I hung back after school that day. The serenity of the long, empty corridors crashed upon me like a wave of cool breeze on a sunny afternoon. It invigorated me; I felt free. Free of the metal chains that bound me every morning as I headed to school.
Free of the contemptuous expressions.
Free of the angry glares, and of the scared faces.
Free of the constant buzzing in my head, and of the occasional screaming.
There is nothing wrong with me! I’m a normal, sane, twelve year old girl.
I remember sobbing and screaming through the night of the big storm, years back. The clapping thunder sent shudders down my spine, and I thought my head would burst at its invisible seams. I wish it had.
Mother, scared to her wits, had rushed me to the hospital to get my screaming to a halt. I was heavily sedated but the words of the doctor reached me, and I remember them as if they were spoken yesterday.
Ligyrophobia. Fear of loud noises. Maybe even hyperacusis.
Seeing the horrified expression on mother’s face, he continued, “Just think of it this way- a pen falling sounds like a gunshot to her. There is nothing wrong with your daughter, Ma’am. She just needs you to not think that she’s a freak.”
Mother has called me a freak so many times after that, that I have lost count.
I have mastered the art of shutting out my auditory senses when I need to. It has been difficult, but I have been persistent. Save a few incidents; like today. In geography class. I’d sat agitated as I realized the constant murmuring in class was gradually gaining momentum. I looked at Sister Augustine as she furiously scribbled away, silently begging her to ask the class to settle down. But she didn’t. The voices grew like a rising inferno around me; surrounding me, smothering me; till they grew to a level beyond my endurance.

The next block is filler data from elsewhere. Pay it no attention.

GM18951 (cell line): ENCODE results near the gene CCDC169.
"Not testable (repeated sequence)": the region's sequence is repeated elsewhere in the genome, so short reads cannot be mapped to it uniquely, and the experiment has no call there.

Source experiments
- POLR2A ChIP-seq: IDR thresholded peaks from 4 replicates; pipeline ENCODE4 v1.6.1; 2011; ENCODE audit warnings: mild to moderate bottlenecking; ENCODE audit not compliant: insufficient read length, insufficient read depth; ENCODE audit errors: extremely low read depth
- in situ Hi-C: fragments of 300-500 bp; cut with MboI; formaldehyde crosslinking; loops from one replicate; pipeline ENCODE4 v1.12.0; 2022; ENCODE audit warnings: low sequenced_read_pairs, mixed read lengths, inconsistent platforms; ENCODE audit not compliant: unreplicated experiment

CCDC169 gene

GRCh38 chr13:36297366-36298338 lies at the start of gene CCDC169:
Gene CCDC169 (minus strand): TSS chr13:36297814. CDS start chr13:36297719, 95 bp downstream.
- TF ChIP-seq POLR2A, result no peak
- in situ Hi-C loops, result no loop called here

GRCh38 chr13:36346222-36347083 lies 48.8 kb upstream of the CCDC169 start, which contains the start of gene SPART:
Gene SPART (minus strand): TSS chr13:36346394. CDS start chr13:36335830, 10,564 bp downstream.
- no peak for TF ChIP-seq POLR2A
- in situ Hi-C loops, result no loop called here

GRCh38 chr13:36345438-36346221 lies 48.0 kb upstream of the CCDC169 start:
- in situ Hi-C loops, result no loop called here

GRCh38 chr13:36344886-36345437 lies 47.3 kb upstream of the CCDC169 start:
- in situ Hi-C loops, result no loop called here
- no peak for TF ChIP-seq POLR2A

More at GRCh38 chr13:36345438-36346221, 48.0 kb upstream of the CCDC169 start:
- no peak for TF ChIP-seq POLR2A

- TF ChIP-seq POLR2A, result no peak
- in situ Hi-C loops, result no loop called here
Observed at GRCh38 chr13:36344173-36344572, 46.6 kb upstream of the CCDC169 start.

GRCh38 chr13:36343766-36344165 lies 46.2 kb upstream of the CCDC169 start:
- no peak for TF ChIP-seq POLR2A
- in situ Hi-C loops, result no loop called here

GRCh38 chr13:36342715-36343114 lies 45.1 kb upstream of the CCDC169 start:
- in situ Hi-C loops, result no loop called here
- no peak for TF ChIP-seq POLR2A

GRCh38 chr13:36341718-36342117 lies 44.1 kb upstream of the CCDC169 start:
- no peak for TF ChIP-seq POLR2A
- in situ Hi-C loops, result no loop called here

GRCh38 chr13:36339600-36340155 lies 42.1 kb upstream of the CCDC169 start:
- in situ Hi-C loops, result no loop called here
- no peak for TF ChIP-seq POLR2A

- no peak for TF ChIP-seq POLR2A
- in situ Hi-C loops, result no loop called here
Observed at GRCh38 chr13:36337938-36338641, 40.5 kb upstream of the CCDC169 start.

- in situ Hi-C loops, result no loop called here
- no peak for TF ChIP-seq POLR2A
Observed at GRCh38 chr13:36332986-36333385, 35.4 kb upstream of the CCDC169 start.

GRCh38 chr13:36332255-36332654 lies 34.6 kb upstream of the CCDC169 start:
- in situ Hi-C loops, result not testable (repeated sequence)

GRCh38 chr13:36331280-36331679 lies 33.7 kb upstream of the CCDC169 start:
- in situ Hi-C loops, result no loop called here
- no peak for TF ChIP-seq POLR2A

The next thing I knew, I was sprawled across the floor, my hands clamped against my ears, screaming uncontrollably. I knew Sister Augustine and the students had encircled me; I knew they were whispering. I could sense the scared faces, and I heard sobbing too. I didn’t care. They were indistinct, shapeless forms to me. Blurred and insignificant.
There’s nothing wrong with me, I’m sane; I wanted to shout at them. Hold each one by the shoulders, and shake and rattle them till it became engraved in them.
The empty corridors after school, however, were cathartic. I walked around in a trance, savouring the quiet solitude. And then I heard the whispering.
She’s crazy, you should have seen her on the floor today. I think she does it intentionally, to get everybody’s attention.
Jamie. The closest friend I had.
There’s nothing wrong with me, I’m sane. I thought you knew.
I walked around looking for the school cat. Kitty, come to me. Kitty. The big, black cat followed me all the way to the fourth floor. Meowing.
Yes, I know, you probably think I’m crazy too. But I’m not. Come, kitty. Keep close.
Class 9A. In one fluid motion, I picked up the teacher’s desk and brought it crashing down on the cat’s head. I didn’t give her a chance to react. Stupid cat. I looked at her mangled body, her green eyes still open.
A shocked look.
I grabbed her by her tail and dragged it around with me as I roamed about the dark, empty school corridors.
There's nothing wrong with me.